It’s one letter. Just one. (Although I think it’s symbolic it happens to be the letter “A.”) Transforming “STEM” to “STEAM” may have seemed like an inconsequential update to the well-known curriculum focus first introduced in 2001, but the results in our nation’s schools have been profound—and indeed deserving of a high grade.
The “A,” of course, stands for “Arts,” and the discipline fits in with its STEM counterparts well, explains Talia Milgrom-Elcott in Forbes:
“When the arts are part of STEM, STEM can come to life and spark connections for many more students to engage creatively, critically and confidently … Natural overlaps and places of connection between the arts and STEM are everywhere—and always have been.”
The importance of the arts is nothing new to educators, of course. But school districts are now beginning to prioritize those theaters, band spaces and choral studios – often some of the first line items on the chopping block in years past – to the benefit of students, families and the communities at large.
The art advantage
“This project is building excitement of being a part of something bigger than yourself.”
Aaron Money is the director of fine arts for Liberty Public Schools in Liberty, Missouri. The Hollis + Miller team is working closely with Money on the construction of a new performing arts center at Liberty High School. Previously limited to a small theater that seated only 200, the high school needed a more modern facility with room to accommodate the large student population and a growing community.
Liberty already had a robust and successful arts program, so passing a bond issue and upgrading to this modern facility was a much easier sell. Nevertheless, Aaron and his fellow administrators have demonstrated the power of the arts over the years, especially when they’re incorporated into the broader curriculum.
“Liberty really is a STEAM district,” Money said, “because we embed it in everything.”
The reason for that, Money said, is the overwhelming research that shows a clear correlation between the arts and student success, including these benefits from a report by the Missouri Alliance for Arts Education:
- Higher attendance rates
- Higher scores on standardized test scores in mathematics
- Improved test scores in English Language Arts, including higher MAP scores
And just last year, Rice University’s Kinder Institute for Urban Research tracked more than 10,000 students and found that arts participation also led to better behavior and increased compassion for other students.
Confidence and community
Adolescence can be hard on a student’s confidence and self-esteem, but it turns out the arts make an impact there as well. In a report from the Annals of the New York Academy of Sciences, a UK study found that participation in the arts several times a week nearly doubled the level of self-esteem in students when compared with those who rarely engaged.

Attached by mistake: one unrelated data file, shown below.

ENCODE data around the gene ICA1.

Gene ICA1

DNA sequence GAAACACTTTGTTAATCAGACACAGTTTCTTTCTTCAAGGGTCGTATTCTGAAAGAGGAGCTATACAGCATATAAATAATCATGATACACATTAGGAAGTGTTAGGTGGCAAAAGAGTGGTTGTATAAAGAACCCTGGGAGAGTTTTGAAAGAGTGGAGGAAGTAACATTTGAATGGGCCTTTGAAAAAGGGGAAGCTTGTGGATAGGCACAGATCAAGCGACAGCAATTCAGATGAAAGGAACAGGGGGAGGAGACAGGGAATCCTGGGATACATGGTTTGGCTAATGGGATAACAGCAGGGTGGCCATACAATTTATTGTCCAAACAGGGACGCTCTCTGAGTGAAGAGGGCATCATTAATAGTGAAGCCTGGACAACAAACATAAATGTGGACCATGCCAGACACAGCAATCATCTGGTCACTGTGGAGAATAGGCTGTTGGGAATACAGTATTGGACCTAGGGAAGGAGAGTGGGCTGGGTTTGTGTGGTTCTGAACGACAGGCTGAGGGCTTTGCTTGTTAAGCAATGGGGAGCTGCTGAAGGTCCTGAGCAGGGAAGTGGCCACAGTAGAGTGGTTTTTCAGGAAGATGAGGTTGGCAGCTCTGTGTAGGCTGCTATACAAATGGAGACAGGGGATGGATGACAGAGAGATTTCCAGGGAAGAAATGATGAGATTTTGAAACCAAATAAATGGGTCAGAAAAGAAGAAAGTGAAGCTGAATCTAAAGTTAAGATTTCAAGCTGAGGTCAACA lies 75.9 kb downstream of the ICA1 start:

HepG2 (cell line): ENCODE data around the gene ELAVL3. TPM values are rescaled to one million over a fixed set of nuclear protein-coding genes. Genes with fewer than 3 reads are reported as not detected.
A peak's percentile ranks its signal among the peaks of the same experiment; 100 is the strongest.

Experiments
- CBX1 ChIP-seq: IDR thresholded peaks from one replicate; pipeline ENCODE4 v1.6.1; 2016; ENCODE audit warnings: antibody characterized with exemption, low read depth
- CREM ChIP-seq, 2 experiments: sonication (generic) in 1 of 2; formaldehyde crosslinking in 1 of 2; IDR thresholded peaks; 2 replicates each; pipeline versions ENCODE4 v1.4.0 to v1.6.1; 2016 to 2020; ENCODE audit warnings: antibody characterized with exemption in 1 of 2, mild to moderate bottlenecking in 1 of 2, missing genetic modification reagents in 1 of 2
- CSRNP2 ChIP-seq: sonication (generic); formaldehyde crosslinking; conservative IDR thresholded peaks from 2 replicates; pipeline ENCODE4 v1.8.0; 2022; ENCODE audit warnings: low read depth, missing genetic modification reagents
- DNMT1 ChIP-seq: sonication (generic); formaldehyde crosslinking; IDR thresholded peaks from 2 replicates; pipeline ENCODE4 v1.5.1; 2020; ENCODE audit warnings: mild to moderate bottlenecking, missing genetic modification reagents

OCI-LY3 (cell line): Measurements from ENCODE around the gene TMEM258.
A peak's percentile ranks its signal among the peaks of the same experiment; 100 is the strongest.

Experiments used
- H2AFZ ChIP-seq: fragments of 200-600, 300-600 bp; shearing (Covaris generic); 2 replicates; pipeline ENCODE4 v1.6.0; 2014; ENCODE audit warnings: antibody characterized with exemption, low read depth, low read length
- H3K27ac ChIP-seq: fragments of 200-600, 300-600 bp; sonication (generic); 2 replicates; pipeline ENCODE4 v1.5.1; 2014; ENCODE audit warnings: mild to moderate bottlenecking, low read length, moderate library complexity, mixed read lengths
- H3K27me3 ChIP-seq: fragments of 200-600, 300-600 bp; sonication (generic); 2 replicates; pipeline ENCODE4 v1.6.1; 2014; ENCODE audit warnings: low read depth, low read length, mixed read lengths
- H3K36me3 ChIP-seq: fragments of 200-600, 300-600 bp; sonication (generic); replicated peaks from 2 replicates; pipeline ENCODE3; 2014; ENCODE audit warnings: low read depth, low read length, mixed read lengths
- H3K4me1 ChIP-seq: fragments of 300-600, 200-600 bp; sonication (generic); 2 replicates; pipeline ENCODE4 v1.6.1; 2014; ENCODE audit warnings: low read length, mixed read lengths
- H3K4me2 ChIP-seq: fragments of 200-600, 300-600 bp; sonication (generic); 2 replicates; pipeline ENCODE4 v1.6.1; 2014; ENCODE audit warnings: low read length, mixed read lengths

The study authors offered a few explanations for this, as reported in Greater Good Magazine:
“Creating art can ‘validate the uniqueness of an individual, which gives rise to a sense of accomplishment and to feelings of self-worth,” they write. Also, ‘the arts have been shown to support a sense of social identity’ and can ‘encourage goal-directed behavior, and enhance social resilience.’”
The best part of the study? You don’t have to be first chair or at the top of your drawing class to see the benefit: “Engagement, not ability, seems to be the key,” the study reports.
Money explained that he’s witnessed how experiences with the arts can contribute to a larger sense of community, which directly boosts confidence and engagement. Beyond just the actors and musicians that stage a musical, for example, students interested in production, lighting, audio engineering and even carpentry play crucial roles in the production. This STEAM approach extends the theater family and creates a larger social circle of students with different interests—all working toward that common goal and sharing experiences along the way. (It also proves the fiscal value of these types of projects because they become multi-use spaces that impact many more students than ever before.)
STEAMing toward the future
The good that can be drawn from the arts extends well beyond the classroom years, of course. The real goal is to use these programs to better prepare our young people for the world beyond. Problem-solving, communication skills, an innate curiosity—all necessary competences our students will need as they grow into adults, explains Dr. Jenny Nash, Head of the Education Solutions Design Team at LEGO Education, to Forbes:
“When we think about STEAM learning, we’re really thinking about the wide range of skills students need in a changing world. With STEAM, students naturally see the endless possibilities and intersection points as they choose – even create – their own career paths.”
From the new performing arts center in Liberty to a new, state-of-the-art band practice space at Blue Springs High School, we feel privileged to be a part of so many meaningful projects that will play such an important role in shaping the lives of area students.
It looks like that one “A” was all it took!
Jennifer Berka, AIA, is a client leader at Hollis + Miller Architects, an integrated architecture firm that designs the future of learning environments, including public K-12, private and higher education. Share your thoughts on Facebook, LinkedIn or on Twitter @HollisandMiller.